We’ve had a few questions recently about benchmarks and trig pillars and what they are and how they differ, so we thought we’d clear it up.
Most weeks we’ll see a Twitter conversation where someone is asking what this mark is:
A #TBT to the OS benchmark, spotted here by @770.92. These survey marks can still be found on walls and buildings across Britain and were a way of recording height. Today, our surveyors use GNSS technology and it takes just seconds to do a task which could take days in our past. There are around 500,000 benchmarks in various formats – have you ever spotted one?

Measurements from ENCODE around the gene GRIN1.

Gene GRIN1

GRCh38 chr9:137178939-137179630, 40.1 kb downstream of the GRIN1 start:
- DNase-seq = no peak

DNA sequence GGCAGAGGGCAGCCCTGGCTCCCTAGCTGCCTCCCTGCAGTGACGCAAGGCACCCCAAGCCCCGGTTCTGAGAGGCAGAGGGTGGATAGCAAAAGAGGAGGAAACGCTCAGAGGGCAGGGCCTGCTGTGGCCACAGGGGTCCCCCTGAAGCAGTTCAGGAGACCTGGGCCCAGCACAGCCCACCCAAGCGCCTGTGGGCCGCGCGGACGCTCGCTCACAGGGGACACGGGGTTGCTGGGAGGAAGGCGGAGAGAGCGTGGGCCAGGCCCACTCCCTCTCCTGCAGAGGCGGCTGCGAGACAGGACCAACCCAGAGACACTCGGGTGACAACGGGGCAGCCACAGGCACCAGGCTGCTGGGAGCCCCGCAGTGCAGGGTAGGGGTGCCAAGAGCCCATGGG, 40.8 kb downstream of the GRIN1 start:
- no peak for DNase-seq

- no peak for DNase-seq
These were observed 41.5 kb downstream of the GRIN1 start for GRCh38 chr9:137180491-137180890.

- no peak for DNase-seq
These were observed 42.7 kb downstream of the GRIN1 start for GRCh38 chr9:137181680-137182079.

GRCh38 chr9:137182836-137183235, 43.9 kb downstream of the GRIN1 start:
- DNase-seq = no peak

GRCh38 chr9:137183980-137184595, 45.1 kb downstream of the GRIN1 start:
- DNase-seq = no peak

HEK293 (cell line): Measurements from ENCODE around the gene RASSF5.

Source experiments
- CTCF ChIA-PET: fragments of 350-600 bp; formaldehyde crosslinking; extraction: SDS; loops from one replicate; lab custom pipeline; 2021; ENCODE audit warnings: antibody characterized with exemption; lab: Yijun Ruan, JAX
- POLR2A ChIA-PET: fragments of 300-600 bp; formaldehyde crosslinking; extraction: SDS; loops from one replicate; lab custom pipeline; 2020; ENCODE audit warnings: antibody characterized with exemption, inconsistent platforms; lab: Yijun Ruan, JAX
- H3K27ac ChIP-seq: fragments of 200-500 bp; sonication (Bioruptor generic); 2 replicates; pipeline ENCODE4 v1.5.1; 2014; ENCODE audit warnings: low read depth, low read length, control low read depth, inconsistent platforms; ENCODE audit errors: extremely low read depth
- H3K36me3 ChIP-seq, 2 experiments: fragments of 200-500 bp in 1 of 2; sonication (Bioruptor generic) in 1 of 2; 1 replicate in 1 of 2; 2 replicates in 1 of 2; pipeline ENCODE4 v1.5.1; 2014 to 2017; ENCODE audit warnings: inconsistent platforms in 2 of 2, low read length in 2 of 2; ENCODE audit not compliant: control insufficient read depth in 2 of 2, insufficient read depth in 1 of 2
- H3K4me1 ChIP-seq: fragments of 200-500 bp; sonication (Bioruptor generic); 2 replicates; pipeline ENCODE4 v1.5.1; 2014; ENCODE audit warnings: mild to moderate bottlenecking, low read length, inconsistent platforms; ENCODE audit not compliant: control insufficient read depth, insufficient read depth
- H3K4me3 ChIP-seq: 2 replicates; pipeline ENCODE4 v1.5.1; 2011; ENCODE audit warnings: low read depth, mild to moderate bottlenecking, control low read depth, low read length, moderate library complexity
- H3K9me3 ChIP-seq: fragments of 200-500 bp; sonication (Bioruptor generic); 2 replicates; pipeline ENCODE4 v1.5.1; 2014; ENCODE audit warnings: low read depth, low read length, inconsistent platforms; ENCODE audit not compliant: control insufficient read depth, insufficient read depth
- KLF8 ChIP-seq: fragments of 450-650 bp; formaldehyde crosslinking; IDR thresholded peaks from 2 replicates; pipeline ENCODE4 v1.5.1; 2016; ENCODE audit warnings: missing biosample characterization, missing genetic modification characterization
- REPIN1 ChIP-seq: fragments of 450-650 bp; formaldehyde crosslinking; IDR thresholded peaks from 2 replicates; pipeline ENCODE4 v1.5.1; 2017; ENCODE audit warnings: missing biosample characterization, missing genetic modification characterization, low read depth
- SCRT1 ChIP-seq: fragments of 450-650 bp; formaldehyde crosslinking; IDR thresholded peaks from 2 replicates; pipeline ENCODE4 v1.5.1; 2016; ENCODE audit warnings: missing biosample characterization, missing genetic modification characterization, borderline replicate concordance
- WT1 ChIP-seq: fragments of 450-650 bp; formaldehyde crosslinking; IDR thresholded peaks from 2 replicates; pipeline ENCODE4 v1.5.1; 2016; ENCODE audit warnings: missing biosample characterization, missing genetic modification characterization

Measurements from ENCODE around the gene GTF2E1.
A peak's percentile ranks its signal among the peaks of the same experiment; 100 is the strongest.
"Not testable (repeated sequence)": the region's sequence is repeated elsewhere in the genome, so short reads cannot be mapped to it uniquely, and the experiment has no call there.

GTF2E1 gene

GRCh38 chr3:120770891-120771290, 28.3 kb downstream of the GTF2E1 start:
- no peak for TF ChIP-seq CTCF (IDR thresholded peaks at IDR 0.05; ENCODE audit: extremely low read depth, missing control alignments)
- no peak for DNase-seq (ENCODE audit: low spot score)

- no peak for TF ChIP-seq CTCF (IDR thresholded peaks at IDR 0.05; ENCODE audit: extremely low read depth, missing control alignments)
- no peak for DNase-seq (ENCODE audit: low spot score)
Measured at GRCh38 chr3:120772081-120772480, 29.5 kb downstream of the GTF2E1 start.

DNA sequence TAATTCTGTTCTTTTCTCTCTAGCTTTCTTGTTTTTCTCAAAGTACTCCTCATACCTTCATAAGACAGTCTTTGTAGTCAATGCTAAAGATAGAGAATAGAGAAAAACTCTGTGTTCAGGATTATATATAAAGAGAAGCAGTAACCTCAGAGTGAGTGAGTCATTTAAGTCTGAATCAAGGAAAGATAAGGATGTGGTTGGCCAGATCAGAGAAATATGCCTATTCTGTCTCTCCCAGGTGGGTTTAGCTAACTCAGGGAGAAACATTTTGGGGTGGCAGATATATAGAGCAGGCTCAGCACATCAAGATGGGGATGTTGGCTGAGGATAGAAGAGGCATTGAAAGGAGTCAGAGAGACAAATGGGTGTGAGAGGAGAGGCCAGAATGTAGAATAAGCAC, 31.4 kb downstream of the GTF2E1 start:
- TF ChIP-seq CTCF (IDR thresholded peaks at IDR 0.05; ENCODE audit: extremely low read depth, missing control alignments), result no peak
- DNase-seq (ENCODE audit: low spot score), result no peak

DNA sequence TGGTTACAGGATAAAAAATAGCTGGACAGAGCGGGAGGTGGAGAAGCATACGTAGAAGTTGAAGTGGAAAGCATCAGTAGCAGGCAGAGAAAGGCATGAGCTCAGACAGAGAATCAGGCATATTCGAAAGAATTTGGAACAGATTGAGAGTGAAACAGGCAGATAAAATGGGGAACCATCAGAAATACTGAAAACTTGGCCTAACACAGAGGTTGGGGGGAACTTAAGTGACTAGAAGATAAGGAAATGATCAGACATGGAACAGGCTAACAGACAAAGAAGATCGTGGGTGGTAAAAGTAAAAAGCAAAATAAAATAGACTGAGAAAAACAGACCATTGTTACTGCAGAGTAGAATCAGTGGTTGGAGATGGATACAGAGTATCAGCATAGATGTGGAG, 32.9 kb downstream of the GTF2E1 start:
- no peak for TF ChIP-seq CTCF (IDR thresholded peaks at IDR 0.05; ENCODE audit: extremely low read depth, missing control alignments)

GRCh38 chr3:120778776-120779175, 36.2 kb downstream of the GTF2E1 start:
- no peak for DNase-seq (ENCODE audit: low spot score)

Many think it is War Office-related, but it is in fact an OS benchmark (BM) and a means of marking a height above sea level. Surveyors in our history made these marks to record height above Ordnance Datum Newlyn (ODN – mean sea level determined at Newlyn in Cornwall). If the exact height of one BM was known, the exact height of the next could be found by measuring the difference in heights, through a process of spirit levelling. They can be found cut into houses, churches, bridges and many other structures. There are hundreds of thousands of them dotted across Great Britain, although we no longer use them today.